For the past three years Chautauquans have been hearing about the $33 million Amphitheater renovation project, the largest public works project ever proposed for the Institution. The Amp project is the centerpiece of Chautauqua’s six-year Promise Campaign.
For several years, Chautauqua County, the Institution, local civic and tourist development boards, and various lake conservation groups and coalitions have been struggling against the rising tide of weeds, pollution and the seemingly inexorable death march of Chautauqua Lake.
For Chautauquans, visitors and seasonal staff members, the end of Week Eight heralds the beginning of the end of the summer season. Six of these employees shared their stories with The Chautauquan Daily.
On Tuesday, Chautauqua property owners overwhelmingly passed an $8 million bond issue that will finance extensive equipment upgrades at the Chautauqua wastewater treatment plant at the south end of the grounds.
Few foreign policy experts or commentators in the past 30 years have shown the resiliency, versatility or continuing relevance of Dennis Ross, who will deliver the 10:45 a.m. lecture in the Amphitheater with political scientist Geoffrey Kemp.
Just inside the Bestor Plaza entrance to the Brick Walk Cafe, four children are intent on nine picture boards arrayed for their inspection. Fronting one group of boards is a smaller placard offering the free photographic services of “Uncle Howie” Schiller. Pictured are a caricature of Schiller by longtime Chautauqua cartoonist Ed Harmon, as well as Schiller’s contact information.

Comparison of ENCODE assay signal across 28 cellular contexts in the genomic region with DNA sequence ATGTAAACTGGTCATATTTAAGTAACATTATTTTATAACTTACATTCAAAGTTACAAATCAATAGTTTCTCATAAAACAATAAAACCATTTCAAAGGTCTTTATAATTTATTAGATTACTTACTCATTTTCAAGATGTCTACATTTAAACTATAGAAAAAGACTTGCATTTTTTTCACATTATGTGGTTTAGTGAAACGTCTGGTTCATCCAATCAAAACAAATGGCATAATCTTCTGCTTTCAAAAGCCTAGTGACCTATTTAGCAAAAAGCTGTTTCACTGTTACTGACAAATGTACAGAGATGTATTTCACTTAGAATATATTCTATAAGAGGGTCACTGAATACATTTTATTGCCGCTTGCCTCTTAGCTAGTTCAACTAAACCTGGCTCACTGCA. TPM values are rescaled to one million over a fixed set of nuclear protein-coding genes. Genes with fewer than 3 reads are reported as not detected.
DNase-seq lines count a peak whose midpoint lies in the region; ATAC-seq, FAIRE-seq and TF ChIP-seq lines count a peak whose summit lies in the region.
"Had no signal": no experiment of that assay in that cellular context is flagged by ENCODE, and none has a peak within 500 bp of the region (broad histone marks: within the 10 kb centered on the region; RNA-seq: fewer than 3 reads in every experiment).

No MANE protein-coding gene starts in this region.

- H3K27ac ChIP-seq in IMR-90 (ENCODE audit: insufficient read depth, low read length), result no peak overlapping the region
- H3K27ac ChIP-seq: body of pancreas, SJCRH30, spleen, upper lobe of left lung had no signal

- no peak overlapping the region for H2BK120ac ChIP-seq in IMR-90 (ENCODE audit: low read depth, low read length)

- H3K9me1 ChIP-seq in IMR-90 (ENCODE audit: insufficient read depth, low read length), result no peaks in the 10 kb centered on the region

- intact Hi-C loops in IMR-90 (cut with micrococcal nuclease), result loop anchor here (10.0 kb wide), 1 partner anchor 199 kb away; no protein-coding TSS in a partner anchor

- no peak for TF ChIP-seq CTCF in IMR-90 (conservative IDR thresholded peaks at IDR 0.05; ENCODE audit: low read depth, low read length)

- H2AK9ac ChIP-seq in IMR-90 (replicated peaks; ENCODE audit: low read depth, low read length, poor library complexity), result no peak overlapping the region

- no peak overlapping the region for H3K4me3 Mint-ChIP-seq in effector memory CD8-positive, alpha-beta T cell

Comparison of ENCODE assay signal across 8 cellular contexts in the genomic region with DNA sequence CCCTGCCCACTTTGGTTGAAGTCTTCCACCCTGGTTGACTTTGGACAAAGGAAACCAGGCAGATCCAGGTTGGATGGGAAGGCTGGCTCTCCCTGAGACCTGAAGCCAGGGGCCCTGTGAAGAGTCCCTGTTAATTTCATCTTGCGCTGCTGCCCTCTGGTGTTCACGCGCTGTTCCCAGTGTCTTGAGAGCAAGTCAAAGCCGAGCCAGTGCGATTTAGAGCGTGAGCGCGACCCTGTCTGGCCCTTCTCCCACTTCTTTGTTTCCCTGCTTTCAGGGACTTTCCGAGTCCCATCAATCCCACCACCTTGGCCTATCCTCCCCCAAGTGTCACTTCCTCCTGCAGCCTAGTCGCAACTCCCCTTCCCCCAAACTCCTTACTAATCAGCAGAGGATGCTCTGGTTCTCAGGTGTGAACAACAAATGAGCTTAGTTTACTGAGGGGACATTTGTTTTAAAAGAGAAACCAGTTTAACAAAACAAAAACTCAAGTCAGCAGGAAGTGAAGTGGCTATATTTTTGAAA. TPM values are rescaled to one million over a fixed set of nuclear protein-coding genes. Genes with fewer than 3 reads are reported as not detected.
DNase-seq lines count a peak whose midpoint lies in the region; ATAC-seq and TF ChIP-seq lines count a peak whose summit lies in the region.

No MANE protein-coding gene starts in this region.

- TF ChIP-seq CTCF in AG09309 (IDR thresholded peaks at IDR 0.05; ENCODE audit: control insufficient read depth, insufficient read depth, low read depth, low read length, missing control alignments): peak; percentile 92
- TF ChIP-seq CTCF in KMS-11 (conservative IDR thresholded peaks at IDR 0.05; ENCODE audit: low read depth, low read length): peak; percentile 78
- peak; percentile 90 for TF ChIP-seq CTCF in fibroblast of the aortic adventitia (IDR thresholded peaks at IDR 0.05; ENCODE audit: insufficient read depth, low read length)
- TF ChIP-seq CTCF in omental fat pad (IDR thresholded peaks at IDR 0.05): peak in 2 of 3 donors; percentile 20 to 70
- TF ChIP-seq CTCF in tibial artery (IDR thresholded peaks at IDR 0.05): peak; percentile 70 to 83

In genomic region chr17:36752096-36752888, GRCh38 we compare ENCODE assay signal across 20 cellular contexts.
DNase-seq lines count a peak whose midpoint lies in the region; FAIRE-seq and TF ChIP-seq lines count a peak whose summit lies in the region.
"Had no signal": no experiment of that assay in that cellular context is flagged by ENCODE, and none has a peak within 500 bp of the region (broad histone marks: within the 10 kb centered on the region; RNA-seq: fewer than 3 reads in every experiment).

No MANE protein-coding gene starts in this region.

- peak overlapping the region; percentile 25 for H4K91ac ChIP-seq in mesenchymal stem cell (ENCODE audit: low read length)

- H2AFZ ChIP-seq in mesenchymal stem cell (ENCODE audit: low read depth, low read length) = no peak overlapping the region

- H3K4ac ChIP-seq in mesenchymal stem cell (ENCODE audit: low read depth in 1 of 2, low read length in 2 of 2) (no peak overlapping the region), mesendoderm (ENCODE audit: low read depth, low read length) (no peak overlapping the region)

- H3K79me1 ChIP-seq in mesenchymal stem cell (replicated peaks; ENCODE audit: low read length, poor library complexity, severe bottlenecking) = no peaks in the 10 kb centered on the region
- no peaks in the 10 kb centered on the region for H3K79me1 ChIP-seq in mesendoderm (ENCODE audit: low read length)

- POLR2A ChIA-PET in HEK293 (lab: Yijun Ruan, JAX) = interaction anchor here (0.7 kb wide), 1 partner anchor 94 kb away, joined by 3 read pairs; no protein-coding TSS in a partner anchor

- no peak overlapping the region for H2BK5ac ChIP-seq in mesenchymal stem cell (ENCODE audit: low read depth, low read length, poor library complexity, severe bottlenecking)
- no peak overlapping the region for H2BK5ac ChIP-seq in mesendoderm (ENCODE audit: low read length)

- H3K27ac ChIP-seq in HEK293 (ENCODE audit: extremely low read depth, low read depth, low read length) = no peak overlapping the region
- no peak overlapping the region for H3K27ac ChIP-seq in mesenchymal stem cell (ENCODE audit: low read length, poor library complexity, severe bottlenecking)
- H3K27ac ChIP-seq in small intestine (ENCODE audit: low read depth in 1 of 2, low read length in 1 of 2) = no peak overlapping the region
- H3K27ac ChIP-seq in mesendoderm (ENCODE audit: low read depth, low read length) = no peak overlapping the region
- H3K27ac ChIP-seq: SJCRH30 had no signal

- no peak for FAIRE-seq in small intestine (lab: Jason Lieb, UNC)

Chautauqua property owners will go to the polls this afternoon to determine the fate of a proposed 30-year bond issue to support a renewed sewer plant for the Chautauqua Utility District.
The weather reporters called it a July polar vortex, but by any name the weather was unseasonably cold and drove us inside from a capacious porch. Comfortably settled, we reviewed the remarkable career of long-term Chautauquan Allen Steere, who played the violin with Itzhak Perlman and is credited with identifying Lyme disease.
It’s 8 a.m. on a monsoon Monday morning at the Amphitheater, rain sheeting down as puddles circle the venue’s concrete rim. Most of the 12 morning ushers are already here, seeing and doing what needs to be done without being asked.
Paul Sotero will deliver the 10:45 a.m. lecture today in the Amphitheater, wrapping up the Week Six examination of Brazil. Sotero will offer a nuanced, clear-eyed, but largely positive view of the South American behemoth whose political, social and economic development has always been complex and unpredictable.